Matthew Scully begins an essay in the National Review about the modern treatment of animals with this observation: "You don’t really know your fellow man until you’ve pondered the fact that most people say they love animals, professing admiration and sympathy, and most people eat them." From there, the former speechwriter for George W. Bush makes the case that we have a moral imperative to end what he sees as the barbaric and systemic cruelty to animals, particularly farm animals. It is "humanity's worst hypocrisy," he writes. Citing the writings of others—including columnist Charles Krauthammer—Scully has a two-pronged argument: First, animals are cognizant of the pain and suffering inflicted upon them in the industrial food industry, and, second, future generations will be appalled that we let this abuse go on for so long.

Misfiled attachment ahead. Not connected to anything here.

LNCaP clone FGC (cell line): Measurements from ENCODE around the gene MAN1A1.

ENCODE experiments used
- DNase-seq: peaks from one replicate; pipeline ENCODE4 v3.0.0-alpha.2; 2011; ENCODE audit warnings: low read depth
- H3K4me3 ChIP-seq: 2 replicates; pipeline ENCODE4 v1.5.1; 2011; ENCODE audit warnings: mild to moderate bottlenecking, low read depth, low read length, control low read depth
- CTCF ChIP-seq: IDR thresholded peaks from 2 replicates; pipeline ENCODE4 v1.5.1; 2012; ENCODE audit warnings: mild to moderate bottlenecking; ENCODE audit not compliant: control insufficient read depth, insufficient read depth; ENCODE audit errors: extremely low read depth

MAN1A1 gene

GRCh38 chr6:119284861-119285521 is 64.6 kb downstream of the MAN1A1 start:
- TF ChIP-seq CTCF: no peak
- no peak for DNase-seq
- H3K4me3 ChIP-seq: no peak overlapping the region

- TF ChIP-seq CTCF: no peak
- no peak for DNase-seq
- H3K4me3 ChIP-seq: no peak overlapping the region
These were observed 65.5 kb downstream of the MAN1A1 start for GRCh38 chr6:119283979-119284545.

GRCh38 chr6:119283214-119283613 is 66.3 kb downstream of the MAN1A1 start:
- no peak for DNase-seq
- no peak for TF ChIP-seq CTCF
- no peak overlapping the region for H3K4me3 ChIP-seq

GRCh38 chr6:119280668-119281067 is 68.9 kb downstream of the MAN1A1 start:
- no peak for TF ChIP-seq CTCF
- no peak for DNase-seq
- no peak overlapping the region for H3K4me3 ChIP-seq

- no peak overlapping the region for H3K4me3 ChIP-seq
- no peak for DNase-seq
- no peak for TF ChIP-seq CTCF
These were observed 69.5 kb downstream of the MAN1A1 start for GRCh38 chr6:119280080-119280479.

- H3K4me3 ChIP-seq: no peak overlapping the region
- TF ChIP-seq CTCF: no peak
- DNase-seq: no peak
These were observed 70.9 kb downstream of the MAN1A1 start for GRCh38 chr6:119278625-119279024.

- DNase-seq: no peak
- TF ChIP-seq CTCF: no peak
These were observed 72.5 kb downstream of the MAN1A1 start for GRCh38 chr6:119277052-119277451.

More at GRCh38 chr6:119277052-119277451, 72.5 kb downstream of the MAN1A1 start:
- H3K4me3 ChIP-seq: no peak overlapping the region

"Unthinkable to most people today, obvious to most people tomorrow: We are all better off without the whole sorry business," he writes. Factory-farm animals live brutal lives that end in slaughter, lives that defy the natural order. "Each one still has the emotions, the desires, the need for play, companionship, and maternal care that allowed their kind to flourish over millions of years before humans took charge of their existence." He recalls a visit to a pig slaughterhouse, which slaughters some 2,000 animals an hour, where he learned that plant floors "must be constantly washed clean of waste, because in terror so many of the pigs lose control of their bowels." It's these kinds of moral tests by which civilizations are measured, writes Scully. "This is a challenge for our age." Click for his full column.